How to Collect Mid Century Modern Vintage Melamine Dinnerware of the 1940s-1970s
Beautiful Mid Century Plastic Dinnerware
History of Plastic Dinnerware
I saw my first plastic dinnerware in 1953 or 54, when one of my favorite aunts amazed all of our family by throwing her dishes on the floor after dinner. "Look, unbreakable" she screamed. What a surprise. Dishes that would not break. My second personal experience with plastic dinnerware was as a young bride in 1966, my mother offered to give us her original set of Fiestaware, and I turned her down because we were going to buy a set of Melmac. In retrospect, that was not a good decision, but I've always liked the colors and shapes of the fabulous plastic dinnerware of the 1940s-1970s.
The plastic craze began with Melamine, a formaldehyde chemical found in the form of white crystals in Nitrogen. When Melamine is in a powder form, it can easily be molded into colorful durable shapes. During the WW Two years in the 1930s and 1940s metals were scarce and plastic was used in all types of products including military airplane parts and helmets. Melamine is still used today to mold plastics, adhesives and counter tops.
The American Cyanamid Company trademarked the Melamine plastic powder that they sold and called it Melmac. Unless the manufacture purchased Melmac powder to mold their dinnerware, they could not label their dinnerware Melmac. However, the generic term Melmac to describe all the plastic dinnerware produced in the Mid Century is still widely used. The biggest selling point for the molded plastic dinnerware was that the dishes were indeed unbreakable. During the mid-1940s the leading producers of plastic dinnerware were Lifetimeware, Boontonware and Texas Ware, but by the 1950s, hundreds of companies were producing the popular dinnerware.
It is still debated whether the Residential line by Russell Wright, or the Branchell Color-Flyte line sold and produced the most popular set. My favorite hands down is the Russell Wright which after 50 plus years retains its hard durable shine and is heavier that Color-Flyte. A starter set of dinnerware service for four, retailed on average for $15.00 to $20.00 in the 1950s and 1960s, and completion sets with serving dishes averaged $20.
Holiday by Kenro Made in Fredonia Wisconsin
Companies, Colors, Pieces
Most companies had their logo molded into the bottom of the piece. A few of the better companies were: Arrowhead (Distinctive arrowhead logo and a number of square designs, Cleveland, Ohio) Boonton, Color-Flyte by Branchell, Holiday by Kenro (Fredonia, Wisconsin) Imperial, Laguna (Los Angels CA) Lifetime, Royalon, Spaulding, and Texas Ware (Dallas TX). By the end of the 1960s, pieces were thinner and not usually marked.
The range of colors produced include:Black, coral, confetti (a base color with flecks of various colors) gold, chartruse green, light green, dark green, grey, maroon, oatmeal, pink, tan, turquoise, white, and various shade of yellow. *** As a rule, earlier pieces were plain colored, or slightly mottled with a grey fleck, later pieces by the end of the 1960s and the early 1970s have "printed" designs.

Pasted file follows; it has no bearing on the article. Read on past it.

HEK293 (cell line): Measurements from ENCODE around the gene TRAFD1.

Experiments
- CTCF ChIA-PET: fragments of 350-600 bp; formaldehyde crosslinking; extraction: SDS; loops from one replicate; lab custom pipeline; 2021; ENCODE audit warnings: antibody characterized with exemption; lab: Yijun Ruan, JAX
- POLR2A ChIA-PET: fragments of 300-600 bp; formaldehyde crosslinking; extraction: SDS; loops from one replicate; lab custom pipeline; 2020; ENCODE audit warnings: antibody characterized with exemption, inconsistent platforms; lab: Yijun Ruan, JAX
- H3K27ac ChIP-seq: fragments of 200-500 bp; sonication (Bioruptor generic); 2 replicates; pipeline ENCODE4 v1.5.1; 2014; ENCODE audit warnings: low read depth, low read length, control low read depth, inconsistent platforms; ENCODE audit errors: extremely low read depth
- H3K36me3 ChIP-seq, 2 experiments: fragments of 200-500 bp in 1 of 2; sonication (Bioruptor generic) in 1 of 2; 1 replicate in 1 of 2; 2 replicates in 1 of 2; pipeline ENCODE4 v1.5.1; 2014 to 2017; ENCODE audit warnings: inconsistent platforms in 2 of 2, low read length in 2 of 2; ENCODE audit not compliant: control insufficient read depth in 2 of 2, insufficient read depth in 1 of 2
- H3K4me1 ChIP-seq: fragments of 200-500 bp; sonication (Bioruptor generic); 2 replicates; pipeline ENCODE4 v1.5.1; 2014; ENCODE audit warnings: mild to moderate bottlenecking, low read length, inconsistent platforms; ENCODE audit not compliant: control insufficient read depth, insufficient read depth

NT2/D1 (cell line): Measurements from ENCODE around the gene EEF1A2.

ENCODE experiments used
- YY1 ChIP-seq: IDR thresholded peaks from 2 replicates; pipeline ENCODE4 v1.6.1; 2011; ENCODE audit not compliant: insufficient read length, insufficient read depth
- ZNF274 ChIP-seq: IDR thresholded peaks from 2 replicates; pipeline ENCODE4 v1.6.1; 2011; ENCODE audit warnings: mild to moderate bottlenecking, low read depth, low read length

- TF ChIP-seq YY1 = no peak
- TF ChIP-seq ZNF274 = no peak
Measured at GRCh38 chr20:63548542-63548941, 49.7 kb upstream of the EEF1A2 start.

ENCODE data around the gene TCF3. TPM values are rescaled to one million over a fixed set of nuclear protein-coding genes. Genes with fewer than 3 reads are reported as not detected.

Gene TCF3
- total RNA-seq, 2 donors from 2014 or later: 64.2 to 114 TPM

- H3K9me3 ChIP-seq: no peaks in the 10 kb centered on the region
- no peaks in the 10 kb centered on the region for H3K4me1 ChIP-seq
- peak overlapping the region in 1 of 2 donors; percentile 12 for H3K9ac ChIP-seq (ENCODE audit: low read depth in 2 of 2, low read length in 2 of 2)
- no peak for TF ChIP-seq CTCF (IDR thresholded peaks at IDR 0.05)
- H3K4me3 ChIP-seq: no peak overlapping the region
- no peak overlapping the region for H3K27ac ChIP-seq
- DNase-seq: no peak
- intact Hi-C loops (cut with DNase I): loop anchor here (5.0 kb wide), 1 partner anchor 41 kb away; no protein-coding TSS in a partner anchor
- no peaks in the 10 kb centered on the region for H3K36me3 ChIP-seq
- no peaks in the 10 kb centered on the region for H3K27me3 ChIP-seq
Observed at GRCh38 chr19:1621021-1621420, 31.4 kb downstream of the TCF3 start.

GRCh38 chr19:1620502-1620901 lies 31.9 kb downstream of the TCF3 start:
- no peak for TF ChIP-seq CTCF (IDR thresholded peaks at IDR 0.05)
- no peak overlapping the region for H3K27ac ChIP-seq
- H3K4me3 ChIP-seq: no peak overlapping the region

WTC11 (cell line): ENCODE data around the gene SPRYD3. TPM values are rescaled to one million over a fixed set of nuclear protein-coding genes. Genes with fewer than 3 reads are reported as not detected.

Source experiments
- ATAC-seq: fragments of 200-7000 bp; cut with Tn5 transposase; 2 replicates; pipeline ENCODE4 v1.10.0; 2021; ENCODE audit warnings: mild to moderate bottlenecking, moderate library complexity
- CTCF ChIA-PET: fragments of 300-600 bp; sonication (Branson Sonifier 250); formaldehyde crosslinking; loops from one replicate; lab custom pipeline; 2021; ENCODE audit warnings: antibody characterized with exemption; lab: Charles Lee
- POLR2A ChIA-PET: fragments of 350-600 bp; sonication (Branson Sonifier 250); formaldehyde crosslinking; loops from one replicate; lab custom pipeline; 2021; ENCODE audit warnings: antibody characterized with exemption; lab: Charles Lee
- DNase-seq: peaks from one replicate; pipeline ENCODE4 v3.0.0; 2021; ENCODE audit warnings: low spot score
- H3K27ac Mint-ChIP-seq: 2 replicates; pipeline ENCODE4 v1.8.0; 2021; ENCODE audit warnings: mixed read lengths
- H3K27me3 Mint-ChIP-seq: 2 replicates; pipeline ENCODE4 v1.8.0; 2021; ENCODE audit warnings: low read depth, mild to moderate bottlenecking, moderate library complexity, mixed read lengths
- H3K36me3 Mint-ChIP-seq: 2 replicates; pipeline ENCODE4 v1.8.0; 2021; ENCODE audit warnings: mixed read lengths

Pieces include: Dinner plates, bread and butter plates, salad plates, divided grill plates (early pieces are much small than dinnerware produced today) Butter keeper, small bowls, cereal bowls, kitchenware mixing bowls, school cafeteria compartment serving trays, salt and pepper sets, sugar and creamer sets, serving platters, vegetable serving bowls (often divided) gravy boats.
Fantastic Deep Colors
Color-Flyte by Branchell of St Louis
Advantages and Disadvantages of Melamine
Advantages: Fantastic Mid-Century colors and designs, unbreakable, pieces can be collected as a set or mixed for a custom look. still relatively inexpensive.****If pieces are purchased on line, often the shipping is more than the selling price.
Disadvantages: While unbreakable, they are not scratch resistant if sharp utensils are used such as a steak knife, after some use, some lines were not as stain resistant, such as coffee cups in the lighter colors. Not microwave safe, and dishwashers destroy the hard shine.
Arrowhead Plates Russell Wright Creamer
Did your family have a set of Melmac dishes?
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Where to Buy Melamine Dishes
Twenty years ago, these dishes could be found at almost every garage sale, rummage sale or thrift shop, and the lighter weight printed pattern pieces of the later 1960s and 70s still pop up, but the chances of finding the earlier pieces in good to great condition are slim as collectors of Mid-Century Modern snap these pieces up.
Now good pieces are most often found at antique stores and flea markets, stores that have "Retro" in their name, on line dinnerware sites, Etsy and Ebay.
A trend always stops when something else replaces it. I found out during my research for this hub, that the Lenox Company that produced china sets, purchased the Branchell Compay that produced the Color Flyte line from 1953-1973 until Lenox/Branchell introduced the latest dish crazy. Corelle!
Unmarked Early 1970s
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